The other one, the one called Borges, is the one things happen to. I walk through the streets of Buenos Aires and stop for a moment, perhaps mechanically now, to look at the arch of an entrance hall and the grillwork on the gate; I know of Borges from the mail and see his name on a list of professors or in a biographical dictionary. I like hourglasses, maps, eighteenth-century typography, the taste of coffee and the prose of Stevenson; he shares these preferences, but in a vain way that turns them into the attributes of an actor. It would be an exaggeration to say that ours is a hostile relationship; I live, let myself go on living, so that Borges may contrive his literature, and this literature justifies me. It is no effort for me to confess that he has achieved some valid pages, but those pages cannot save me, perhaps because what is good belongs to no one, not even to him, but rather to the language and to tradition. Besides, I am destined to perish, definitively, and only some instant of myself can survive in him. Little by little, I am giving over everything to him, though I am quite aware of his perverse custom of falsifying and magnifying things.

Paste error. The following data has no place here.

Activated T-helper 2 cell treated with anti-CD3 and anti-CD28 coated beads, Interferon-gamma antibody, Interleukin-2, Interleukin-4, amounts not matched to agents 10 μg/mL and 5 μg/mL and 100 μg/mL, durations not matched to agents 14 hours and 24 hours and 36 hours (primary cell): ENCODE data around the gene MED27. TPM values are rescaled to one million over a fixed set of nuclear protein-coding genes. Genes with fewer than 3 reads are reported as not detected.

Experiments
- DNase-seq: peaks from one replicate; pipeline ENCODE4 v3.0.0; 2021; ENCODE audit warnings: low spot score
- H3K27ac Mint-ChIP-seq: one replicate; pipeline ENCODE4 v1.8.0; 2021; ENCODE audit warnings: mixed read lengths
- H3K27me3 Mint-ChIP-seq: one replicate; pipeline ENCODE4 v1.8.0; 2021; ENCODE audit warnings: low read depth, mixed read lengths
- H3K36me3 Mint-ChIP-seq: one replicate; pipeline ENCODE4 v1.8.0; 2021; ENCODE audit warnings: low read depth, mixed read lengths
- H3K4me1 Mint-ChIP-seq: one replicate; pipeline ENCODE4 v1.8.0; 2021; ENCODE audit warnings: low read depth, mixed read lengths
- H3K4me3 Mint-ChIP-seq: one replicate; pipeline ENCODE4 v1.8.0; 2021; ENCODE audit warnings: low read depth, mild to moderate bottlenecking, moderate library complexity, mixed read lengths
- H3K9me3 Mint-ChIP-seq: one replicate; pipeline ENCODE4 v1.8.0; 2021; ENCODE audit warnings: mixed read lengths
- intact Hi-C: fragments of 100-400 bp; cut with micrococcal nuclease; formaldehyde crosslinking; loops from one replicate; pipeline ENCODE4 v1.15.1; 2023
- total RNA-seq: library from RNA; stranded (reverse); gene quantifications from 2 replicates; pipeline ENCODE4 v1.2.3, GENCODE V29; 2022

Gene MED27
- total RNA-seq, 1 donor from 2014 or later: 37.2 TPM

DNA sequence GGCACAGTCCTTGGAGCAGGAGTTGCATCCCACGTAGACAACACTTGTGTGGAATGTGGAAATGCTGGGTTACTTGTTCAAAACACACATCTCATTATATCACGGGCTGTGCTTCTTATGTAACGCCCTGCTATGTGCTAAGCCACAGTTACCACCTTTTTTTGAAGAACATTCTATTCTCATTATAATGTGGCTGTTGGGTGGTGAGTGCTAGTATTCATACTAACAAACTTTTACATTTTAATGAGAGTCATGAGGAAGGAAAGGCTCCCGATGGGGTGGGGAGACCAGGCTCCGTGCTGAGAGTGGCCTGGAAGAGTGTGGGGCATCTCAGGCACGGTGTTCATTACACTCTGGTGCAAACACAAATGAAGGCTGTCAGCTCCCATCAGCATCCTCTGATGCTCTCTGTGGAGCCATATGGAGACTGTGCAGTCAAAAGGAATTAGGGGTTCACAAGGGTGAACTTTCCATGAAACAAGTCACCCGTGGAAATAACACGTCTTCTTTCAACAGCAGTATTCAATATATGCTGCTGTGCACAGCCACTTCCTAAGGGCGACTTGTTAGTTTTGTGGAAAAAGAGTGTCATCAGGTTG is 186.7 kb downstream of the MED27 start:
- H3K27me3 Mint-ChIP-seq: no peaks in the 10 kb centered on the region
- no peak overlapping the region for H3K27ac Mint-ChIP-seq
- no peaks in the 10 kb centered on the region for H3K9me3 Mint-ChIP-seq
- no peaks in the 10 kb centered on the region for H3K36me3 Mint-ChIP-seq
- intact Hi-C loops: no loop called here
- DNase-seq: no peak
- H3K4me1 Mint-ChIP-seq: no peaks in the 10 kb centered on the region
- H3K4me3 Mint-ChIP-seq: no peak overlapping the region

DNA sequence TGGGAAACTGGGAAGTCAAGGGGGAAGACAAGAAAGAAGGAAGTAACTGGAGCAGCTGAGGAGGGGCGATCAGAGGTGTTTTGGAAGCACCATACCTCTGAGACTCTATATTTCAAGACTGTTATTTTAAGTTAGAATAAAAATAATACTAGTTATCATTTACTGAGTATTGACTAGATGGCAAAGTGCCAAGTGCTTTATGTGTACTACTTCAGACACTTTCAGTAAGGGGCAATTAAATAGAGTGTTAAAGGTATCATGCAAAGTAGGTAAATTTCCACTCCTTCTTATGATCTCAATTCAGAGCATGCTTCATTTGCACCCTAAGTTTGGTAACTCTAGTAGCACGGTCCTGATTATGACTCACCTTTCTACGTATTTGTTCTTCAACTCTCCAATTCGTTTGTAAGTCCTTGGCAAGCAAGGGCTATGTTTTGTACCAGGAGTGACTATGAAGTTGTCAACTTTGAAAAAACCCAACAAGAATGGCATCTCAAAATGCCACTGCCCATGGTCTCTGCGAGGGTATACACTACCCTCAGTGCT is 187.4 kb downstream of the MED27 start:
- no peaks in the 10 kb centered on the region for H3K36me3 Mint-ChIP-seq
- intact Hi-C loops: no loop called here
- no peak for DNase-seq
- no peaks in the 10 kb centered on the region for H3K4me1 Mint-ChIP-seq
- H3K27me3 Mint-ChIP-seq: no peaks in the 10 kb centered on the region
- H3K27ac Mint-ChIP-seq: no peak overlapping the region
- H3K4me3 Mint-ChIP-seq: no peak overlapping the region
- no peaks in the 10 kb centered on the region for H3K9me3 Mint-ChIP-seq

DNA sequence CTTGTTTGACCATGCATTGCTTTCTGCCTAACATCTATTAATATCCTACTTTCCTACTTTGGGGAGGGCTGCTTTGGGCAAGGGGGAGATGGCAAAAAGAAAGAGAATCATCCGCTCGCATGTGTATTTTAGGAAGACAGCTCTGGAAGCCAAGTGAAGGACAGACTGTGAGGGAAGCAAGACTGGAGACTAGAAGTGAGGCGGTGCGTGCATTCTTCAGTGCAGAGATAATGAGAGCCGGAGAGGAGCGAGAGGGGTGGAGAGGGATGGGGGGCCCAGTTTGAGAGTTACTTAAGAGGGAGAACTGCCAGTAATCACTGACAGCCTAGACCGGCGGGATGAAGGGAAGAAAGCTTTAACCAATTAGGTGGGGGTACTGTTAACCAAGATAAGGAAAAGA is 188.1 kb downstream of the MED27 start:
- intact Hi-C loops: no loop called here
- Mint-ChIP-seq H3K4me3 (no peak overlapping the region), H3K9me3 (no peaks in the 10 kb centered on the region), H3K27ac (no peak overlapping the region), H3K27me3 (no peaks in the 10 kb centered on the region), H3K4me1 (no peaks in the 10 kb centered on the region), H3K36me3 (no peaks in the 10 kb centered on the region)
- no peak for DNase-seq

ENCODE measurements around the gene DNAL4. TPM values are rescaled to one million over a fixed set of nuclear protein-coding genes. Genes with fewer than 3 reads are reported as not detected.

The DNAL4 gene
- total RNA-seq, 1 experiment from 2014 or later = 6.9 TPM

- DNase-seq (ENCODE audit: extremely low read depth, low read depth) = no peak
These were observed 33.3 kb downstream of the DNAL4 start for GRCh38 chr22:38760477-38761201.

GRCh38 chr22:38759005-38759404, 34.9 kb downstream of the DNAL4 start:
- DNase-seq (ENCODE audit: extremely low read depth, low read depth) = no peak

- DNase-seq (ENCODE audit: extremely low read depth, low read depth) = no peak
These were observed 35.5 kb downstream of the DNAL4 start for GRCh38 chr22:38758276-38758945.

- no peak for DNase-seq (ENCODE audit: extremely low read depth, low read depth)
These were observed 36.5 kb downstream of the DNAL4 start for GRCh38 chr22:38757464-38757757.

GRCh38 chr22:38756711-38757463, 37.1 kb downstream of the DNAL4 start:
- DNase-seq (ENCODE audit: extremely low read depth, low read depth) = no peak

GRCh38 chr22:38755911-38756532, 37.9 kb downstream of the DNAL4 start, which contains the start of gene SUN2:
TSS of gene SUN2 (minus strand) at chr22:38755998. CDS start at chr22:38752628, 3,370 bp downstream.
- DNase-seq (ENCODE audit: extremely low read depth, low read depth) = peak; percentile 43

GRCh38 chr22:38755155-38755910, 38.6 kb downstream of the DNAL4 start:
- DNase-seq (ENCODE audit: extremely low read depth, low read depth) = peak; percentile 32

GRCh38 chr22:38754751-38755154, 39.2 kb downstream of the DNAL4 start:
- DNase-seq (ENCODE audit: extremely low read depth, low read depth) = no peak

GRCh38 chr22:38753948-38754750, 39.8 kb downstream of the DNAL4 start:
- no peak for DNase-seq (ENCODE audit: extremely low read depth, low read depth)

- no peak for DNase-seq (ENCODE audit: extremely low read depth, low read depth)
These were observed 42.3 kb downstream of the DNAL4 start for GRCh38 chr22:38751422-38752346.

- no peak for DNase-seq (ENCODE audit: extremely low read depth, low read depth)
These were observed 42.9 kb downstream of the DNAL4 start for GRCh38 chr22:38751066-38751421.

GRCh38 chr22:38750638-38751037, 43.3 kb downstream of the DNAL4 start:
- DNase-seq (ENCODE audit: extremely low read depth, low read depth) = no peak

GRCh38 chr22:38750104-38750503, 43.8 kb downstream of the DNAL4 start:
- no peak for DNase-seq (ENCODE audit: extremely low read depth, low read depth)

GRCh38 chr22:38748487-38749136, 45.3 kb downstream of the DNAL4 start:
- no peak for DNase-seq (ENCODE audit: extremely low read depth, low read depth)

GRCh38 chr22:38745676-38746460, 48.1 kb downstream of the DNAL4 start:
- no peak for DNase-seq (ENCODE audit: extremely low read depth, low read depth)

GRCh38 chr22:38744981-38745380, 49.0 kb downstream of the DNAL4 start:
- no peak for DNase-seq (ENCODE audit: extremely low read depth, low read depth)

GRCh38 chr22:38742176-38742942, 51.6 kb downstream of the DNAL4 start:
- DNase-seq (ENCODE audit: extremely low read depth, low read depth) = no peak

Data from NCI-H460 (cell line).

Spinoza knew that all things long to persist in their being; the stone eternally wants to be a stone and the tiger a tiger. I shall remain in Borges, not in myself (if it is true that I am someone), but I recognize myself less in his books than in many others or in the laborious strumming of a guitar. Years ago I tried to free myself from him and went from the mythologies of the suburbs to the games with time and infinity, but those games belong to Borges now and I shall have to imagine other things. Thus my life is a flight and I lose everything and everything belongs to oblivion, or to him.